|Despite being put together in a hurry, Paradise Towers (1987) moves towards the social comment and scepticism of Conservative orthodoxy that characterises the later seasons overseen by Andrew Cartmel, finds John Toon.
Winner of the 2022 Sir Julius Vogel Award for Best Professional Publication.
|Battlefield (1989) is a clash of mythologies: the authoritarian, chivalric British nationalism of King Arthur with late-1980s Doctor Who’s radical politics, diversity and occasional pacifism. Philip Purser-Hallard ponders questions of war, Britishness, predestination and the secrets in names.
|THE HAPPINESS PATROL
|The Happiness Patrol (1988) is a key text in late-80s Doctor Who’s crusade against Thatcherism, cited by everyone from the Daily Telegraph to the Archbishop of Canterbury. Mike Stack places it carefully in historical context, and looks at the ways in which it might, or might not, be read as a queer allegory.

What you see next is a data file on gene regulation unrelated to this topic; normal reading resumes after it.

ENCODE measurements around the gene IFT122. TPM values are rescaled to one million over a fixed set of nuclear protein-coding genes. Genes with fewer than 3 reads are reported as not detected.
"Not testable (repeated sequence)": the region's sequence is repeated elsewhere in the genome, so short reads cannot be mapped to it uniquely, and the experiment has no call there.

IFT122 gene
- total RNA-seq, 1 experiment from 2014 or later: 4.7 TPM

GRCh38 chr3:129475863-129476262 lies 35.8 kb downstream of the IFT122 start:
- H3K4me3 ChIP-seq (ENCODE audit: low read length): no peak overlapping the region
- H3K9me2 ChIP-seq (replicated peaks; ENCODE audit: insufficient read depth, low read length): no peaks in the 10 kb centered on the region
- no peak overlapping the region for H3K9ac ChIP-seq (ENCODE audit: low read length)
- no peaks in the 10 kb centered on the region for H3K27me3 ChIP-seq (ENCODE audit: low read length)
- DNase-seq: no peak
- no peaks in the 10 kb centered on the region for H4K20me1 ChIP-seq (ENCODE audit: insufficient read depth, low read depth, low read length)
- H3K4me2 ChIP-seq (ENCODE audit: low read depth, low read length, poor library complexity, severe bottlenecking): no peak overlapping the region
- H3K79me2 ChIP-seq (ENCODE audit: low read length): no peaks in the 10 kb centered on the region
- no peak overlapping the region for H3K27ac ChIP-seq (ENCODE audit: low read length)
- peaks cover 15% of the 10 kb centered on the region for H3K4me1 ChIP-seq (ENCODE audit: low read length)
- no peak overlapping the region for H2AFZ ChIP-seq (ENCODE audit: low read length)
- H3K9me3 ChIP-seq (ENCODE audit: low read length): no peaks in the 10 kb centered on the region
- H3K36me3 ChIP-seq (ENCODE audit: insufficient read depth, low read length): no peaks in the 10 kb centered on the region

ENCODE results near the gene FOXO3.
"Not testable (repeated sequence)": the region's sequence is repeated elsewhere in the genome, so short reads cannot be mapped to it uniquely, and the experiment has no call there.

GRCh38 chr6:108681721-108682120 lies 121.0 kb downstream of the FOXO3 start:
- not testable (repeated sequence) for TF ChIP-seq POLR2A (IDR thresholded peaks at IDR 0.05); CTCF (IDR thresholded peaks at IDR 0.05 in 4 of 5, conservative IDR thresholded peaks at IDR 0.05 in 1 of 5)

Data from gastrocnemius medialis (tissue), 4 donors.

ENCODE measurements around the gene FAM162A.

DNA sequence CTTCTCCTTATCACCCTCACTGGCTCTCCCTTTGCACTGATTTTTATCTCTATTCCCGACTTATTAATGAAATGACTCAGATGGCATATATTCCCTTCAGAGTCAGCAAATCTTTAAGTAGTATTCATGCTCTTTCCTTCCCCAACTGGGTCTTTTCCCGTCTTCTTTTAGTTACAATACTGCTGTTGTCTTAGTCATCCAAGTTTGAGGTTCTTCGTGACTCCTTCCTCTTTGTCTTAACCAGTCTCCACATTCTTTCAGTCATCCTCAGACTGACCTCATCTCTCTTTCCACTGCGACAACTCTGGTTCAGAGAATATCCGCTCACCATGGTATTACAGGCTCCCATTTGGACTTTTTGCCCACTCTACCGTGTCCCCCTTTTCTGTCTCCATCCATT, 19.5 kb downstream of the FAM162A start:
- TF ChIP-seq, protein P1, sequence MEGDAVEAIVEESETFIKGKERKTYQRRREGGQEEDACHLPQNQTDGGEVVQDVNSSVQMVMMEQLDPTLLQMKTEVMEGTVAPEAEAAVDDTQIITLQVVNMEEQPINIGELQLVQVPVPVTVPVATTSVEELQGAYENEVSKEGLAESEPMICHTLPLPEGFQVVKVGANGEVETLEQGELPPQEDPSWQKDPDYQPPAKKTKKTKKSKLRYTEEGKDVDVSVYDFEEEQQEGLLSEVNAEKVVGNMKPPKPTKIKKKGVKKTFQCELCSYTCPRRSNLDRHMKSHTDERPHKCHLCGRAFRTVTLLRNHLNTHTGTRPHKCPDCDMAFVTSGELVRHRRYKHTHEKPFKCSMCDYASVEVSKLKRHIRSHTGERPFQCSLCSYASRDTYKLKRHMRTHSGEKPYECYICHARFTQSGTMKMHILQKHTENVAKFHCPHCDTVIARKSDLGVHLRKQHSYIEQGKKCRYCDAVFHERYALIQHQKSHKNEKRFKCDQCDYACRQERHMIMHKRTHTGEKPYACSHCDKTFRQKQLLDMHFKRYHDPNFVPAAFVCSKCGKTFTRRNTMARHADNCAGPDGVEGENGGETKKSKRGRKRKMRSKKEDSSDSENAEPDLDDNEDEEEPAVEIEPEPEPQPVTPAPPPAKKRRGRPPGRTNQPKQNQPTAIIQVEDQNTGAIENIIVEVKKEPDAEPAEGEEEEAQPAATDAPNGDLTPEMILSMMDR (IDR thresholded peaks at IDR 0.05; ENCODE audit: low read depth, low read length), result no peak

|THE GREATEST SHOW IN THE GALAXY
|Fresh from his controversial but acclaimed Black Archive on The Talons of Weng-Chiang, Dale Smith examines The Greatest Show in the Galaxy (1988-89) – a metafictional story in which entertainers strive to please an exacting audience or face cancellation – with particular reference to scary clowns, science vs magic, and the history of British hip-hop.
|Still one Doctor Who’s most densely complex stories, Ghost Light (1989) is a true antecedent of the 21st-century series. Jonathan Dennis explores its bricolage of literary and scientific influences, and argues that its true theme is not biological evolution, but Social Darwinism.
|THE CURSE OF FENRIC
|Part of the most complex and unsettling 20th-century season of Doctor Who, The Curse of Fenric (1989) deals with issues of faith and family, nature and nurture, and the morality or otherwise of war. Una McCormack has written elsewhere on the treatment of World War II in Doctor Who.